Morale is running low among fighters in northern province as regime forces gain ground.
Almost 93,000 people were killed in Syria’s conflict by the end of April this year, but the true number could be “potentially much higher”, the United Nations human rights office says.
The exact figure released on Thursday – 92,901 people – is much higher than the UN’s last death toll back in January of 59,000 people.
“The constant flow of killings continues at shockingly high levels,” said Navi Pillay, the UN high commissioner for human rights. “This is most likely a minimum casualty figure. The true number of those killed is potentially much higher.”
An average of more than 5,000 people have been killed every month since last July, while rural Damascus and Aleppo have recorded the highest tolls since November, the report said in its latest study compiling documented deaths.
Among the victims were at least 6,561 children, including 1,729 children younger than 10.
The UN has acknowleged it has “underreported the number of deaths”.
Rupert Colville spokesman for Pillay, told Al Jazeera that there were huge constraints on estimating the number of people who had died in the conflict.
“We’re reliant, really, on some very brave activists who since the beginning of this conflict have done there best to keep track of how many people have been killed,” Colville said.
The report said UN teams on the ground and activists had found evidence of children being tortured during the conflict.
“We’ve all seen videos and photos of children who have been tortured to death, children who have been summarily executed, ” Colville said.
“We’ve seen entire families that have been slaughtered, including babies even, and then you’ve got children who have been killed by indiscriminate shellfire, missiles, aerial bombardment and a general, no-holds-barred conflict.”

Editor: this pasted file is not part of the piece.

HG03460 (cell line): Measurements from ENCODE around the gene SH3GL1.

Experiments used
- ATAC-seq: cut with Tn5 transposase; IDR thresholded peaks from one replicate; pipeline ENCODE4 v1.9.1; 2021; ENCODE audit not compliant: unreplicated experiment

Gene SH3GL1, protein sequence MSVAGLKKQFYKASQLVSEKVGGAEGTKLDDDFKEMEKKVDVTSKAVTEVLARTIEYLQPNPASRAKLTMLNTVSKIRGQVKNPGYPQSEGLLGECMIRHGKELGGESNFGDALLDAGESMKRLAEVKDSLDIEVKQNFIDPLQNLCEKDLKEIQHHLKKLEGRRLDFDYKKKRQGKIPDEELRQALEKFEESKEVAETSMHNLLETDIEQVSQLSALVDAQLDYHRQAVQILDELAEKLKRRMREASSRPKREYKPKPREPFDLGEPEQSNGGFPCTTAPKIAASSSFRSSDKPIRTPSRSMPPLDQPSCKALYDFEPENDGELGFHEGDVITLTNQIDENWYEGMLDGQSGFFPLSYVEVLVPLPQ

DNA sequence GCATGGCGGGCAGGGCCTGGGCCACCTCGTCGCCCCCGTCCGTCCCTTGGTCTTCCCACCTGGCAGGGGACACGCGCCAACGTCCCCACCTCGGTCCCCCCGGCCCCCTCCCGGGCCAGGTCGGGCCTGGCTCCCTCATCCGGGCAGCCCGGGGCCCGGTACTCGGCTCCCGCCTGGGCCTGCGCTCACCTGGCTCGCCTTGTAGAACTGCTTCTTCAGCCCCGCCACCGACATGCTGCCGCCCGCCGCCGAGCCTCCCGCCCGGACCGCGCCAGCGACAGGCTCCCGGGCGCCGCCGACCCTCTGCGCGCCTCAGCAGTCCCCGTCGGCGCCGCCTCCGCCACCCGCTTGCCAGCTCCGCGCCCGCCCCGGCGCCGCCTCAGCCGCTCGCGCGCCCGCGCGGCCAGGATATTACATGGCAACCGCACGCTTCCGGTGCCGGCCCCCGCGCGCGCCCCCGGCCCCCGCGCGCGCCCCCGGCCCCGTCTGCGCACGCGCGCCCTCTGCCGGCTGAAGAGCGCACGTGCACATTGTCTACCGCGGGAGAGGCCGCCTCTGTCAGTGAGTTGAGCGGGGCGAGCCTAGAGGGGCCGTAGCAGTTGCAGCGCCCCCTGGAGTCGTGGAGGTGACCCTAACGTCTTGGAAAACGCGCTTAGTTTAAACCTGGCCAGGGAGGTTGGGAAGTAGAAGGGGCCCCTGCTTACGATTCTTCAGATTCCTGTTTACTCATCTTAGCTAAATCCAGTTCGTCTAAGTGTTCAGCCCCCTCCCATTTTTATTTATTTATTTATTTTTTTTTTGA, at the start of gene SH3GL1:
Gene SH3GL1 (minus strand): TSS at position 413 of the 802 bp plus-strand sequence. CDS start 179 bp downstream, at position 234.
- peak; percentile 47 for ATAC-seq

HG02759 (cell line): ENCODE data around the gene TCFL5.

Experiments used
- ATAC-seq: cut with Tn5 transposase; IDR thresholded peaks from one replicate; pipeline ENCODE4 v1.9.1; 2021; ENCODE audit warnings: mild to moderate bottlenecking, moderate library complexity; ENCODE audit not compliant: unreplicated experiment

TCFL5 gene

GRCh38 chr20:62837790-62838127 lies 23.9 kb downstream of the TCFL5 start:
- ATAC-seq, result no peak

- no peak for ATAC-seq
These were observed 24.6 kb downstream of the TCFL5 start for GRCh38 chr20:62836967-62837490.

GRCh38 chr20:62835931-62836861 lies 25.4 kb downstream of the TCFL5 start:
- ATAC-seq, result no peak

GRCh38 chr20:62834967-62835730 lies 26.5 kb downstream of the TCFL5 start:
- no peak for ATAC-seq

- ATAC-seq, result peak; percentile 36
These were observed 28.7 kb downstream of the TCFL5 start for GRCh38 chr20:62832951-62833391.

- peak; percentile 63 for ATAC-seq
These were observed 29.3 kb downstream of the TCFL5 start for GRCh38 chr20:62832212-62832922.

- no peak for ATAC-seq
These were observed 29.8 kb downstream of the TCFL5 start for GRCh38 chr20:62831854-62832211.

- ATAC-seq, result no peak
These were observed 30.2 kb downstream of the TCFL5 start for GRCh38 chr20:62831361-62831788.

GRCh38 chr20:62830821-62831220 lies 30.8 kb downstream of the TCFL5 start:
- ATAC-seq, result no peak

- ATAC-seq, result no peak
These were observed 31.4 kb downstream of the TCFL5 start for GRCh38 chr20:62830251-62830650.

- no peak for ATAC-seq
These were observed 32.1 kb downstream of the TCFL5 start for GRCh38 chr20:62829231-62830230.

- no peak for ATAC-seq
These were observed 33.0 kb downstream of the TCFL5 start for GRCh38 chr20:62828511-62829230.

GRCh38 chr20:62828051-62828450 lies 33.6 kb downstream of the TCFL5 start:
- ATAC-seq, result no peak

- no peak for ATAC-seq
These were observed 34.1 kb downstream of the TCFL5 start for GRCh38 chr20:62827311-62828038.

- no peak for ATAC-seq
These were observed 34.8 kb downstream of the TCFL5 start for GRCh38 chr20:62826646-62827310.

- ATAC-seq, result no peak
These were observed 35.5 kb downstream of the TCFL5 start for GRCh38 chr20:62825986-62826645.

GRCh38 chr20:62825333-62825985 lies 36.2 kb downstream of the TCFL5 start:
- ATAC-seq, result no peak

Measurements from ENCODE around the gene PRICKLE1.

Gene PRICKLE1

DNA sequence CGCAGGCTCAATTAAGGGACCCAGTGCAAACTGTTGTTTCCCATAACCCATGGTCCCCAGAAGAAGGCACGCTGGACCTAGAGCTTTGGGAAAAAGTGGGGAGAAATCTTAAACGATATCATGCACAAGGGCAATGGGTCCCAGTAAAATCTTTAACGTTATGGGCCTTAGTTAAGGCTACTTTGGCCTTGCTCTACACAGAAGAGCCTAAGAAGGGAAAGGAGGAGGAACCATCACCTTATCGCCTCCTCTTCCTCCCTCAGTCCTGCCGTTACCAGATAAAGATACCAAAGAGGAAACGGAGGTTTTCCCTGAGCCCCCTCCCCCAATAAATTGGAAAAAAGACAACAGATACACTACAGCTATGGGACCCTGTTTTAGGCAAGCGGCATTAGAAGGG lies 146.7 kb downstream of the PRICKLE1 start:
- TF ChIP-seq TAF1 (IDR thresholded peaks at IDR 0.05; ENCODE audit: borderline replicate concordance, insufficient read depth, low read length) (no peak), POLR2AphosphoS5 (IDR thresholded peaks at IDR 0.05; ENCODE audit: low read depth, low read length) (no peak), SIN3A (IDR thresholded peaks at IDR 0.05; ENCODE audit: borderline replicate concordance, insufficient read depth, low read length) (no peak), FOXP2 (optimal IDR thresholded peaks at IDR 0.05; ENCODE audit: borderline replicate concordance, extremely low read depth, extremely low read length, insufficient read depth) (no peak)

Meanwhile, Syrian rebels reportedly killed at least 60 people, including civilians government loyalists, in a battle in Halta, a Sunni-majority village in the country’s east, activists said.
The fighting over the past few days targetted members of the Shia community, highlighting the increasingly sectarian nature of the country’s civil war.
The opposition fighters reportedly stormed and burned civilian homes in the village in the eastern Deir Azzor province.
The attack is said to be in retaliation for an earlier assault by Shias from Hatla that killed four opposition fighters.
US debates strategy
A Syrian government official denounced the attack on the Shia-section of the Sunni-majority Hatla village as a “massacre” of civilians, the Associated Press news agency reported on Thursday.
A video posted online by rebels on Tuesday, entitled “The storming and cleansing of Hatla”, showed dozens of fighters carrying black flags celebrating and firing guns in the streets of a small town as smoke curled above several buildings.
Most armed rebels in Syria are from the country’s Sunni majority, while President Bashar al-Assad has retained core support among the minorities, including his own Alawite sect, an offshoot of Shia Islam, along with Christians and Shia.
The alleged massacre came as the US again debated how to help the Syrian opposition.
Addressing reporters with his British counterpart William Hague in Washington, US Secretary of State John Kerry said on Wednesday that a political solution that would end the war and save Syria was still being sought.
The US has weighed for months whether to give arms to the rebels, but the issue is now firmly on the table given increased involvement by Hezbollah, the armed Lebanese Shia group, and as Iran backs President Assad on the battlefield.
The talks came as regime forces were reported to be preparing for a major offensive on rebel-held parts of the northern city of Aleppo.
The Obama administration is meeting this week on whether to arm the Syrian rebels, a topic that Kerry said he discussed with Hague.
The meetings come ahead of a G8 summit in Northern Ireland next week.
G8 leaders are expected to discuss a co-ordinated response to the Syrian conflict, and how to bring the rival sides together at a peace conference.